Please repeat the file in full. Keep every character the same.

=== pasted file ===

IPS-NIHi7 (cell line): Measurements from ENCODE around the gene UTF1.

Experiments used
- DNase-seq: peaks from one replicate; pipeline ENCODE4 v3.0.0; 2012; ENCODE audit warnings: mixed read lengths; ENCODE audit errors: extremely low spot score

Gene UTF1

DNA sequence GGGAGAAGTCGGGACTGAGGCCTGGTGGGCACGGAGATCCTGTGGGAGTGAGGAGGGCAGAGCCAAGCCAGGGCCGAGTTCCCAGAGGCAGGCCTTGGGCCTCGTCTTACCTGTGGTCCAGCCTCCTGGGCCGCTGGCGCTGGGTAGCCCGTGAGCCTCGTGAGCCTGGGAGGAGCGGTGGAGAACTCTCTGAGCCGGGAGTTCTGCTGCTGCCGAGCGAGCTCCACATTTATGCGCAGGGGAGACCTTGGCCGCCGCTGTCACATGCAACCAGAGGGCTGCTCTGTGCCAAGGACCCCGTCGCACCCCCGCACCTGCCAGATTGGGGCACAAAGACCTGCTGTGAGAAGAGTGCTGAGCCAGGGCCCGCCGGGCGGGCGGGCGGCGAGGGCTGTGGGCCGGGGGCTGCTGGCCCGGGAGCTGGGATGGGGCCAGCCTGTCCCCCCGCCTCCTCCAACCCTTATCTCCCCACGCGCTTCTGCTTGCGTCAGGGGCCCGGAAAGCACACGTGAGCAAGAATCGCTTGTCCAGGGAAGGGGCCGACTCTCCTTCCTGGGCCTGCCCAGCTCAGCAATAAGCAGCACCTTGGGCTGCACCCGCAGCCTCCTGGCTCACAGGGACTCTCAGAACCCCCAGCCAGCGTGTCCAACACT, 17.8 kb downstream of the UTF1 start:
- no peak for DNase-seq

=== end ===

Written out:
IPS-NIHi7 (cell line): Measurements from ENCODE around the gene UTF1.

Experiments used
- DNase-seq: peaks from one replicate; pipeline ENCODE4 v3.0.0; 2012; ENCODE audit warnings: mixed read lengths; ENCODE audit errors: extremely low spot score

Gene UTF1

DNA sequence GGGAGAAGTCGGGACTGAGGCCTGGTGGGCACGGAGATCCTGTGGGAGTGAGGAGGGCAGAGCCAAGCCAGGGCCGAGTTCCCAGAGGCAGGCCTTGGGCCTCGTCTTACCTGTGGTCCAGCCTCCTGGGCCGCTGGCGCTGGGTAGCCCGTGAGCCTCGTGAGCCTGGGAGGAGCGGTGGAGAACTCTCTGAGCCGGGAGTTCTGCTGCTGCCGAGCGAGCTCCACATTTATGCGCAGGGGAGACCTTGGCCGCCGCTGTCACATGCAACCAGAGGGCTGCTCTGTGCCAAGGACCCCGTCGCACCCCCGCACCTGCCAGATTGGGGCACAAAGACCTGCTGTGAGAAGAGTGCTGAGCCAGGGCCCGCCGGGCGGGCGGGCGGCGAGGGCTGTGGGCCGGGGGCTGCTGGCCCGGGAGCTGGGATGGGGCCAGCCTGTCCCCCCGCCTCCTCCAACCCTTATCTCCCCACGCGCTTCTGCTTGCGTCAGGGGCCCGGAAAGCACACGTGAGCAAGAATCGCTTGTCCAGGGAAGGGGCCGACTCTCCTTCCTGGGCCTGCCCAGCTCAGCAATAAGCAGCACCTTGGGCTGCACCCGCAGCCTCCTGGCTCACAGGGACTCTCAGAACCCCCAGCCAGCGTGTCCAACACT, 17.8 kb downstream of the UTF1 start:
- no peak for DNase-seq